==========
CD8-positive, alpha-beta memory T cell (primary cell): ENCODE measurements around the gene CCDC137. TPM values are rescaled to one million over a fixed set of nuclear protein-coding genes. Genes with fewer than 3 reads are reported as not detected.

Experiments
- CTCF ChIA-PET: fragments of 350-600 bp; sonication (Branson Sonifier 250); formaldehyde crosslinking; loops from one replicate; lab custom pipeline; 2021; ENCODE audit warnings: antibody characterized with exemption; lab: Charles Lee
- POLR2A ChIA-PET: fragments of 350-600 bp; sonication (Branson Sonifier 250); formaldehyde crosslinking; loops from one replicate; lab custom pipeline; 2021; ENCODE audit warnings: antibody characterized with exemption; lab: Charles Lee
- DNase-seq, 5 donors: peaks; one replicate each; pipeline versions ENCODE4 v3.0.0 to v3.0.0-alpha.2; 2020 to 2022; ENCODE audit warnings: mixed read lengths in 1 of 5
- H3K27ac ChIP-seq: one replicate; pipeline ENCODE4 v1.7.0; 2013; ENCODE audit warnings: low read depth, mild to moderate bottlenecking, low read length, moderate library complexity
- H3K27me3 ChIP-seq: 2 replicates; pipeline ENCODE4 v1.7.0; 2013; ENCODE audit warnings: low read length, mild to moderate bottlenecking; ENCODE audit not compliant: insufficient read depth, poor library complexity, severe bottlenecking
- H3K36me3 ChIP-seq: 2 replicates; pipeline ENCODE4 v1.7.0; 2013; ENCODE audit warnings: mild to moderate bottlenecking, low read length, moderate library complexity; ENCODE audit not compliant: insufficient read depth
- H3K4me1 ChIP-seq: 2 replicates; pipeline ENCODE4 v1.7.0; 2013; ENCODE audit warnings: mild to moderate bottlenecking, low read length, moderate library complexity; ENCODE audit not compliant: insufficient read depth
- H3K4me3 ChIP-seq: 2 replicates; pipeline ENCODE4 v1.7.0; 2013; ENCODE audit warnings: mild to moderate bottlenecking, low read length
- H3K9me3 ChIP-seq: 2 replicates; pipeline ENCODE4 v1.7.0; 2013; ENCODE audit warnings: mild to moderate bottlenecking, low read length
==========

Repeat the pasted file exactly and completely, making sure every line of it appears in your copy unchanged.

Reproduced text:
CD8-positive, alpha-beta memory T cell (primary cell): ENCODE measurements around the gene CCDC137. TPM values are rescaled to one million over a fixed set of nuclear protein-coding genes. Genes with fewer than 3 reads are reported as not detected.

Experiments
- CTCF ChIA-PET: fragments of 350-600 bp; sonication (Branson Sonifier 250); formaldehyde crosslinking; loops from one replicate; lab custom pipeline; 2021; ENCODE audit warnings: antibody characterized with exemption; lab: Charles Lee
- POLR2A ChIA-PET: fragments of 350-600 bp; sonication (Branson Sonifier 250); formaldehyde crosslinking; loops from one replicate; lab custom pipeline; 2021; ENCODE audit warnings: antibody characterized with exemption; lab: Charles Lee
- DNase-seq, 5 donors: peaks; one replicate each; pipeline versions ENCODE4 v3.0.0 to v3.0.0-alpha.2; 2020 to 2022; ENCODE audit warnings: mixed read lengths in 1 of 5
- H3K27ac ChIP-seq: one replicate; pipeline ENCODE4 v1.7.0; 2013; ENCODE audit warnings: low read depth, mild to moderate bottlenecking, low read length, moderate library complexity
- H3K27me3 ChIP-seq: 2 replicates; pipeline ENCODE4 v1.7.0; 2013; ENCODE audit warnings: low read length, mild to moderate bottlenecking; ENCODE audit not compliant: insufficient read depth, poor library complexity, severe bottlenecking
- H3K36me3 ChIP-seq: 2 replicates; pipeline ENCODE4 v1.7.0; 2013; ENCODE audit warnings: mild to moderate bottlenecking, low read length, moderate library complexity; ENCODE audit not compliant: insufficient read depth
- H3K4me1 ChIP-seq: 2 replicates; pipeline ENCODE4 v1.7.0; 2013; ENCODE audit warnings: mild to moderate bottlenecking, low read length, moderate library complexity; ENCODE audit not compliant: insufficient read depth
- H3K4me3 ChIP-seq: 2 replicates; pipeline ENCODE4 v1.7.0; 2013; ENCODE audit warnings: mild to moderate bottlenecking, low read length
- H3K9me3 ChIP-seq: 2 replicates; pipeline ENCODE4 v1.7.0; 2013; ENCODE audit warnings: mild to moderate bottlenecking, low read length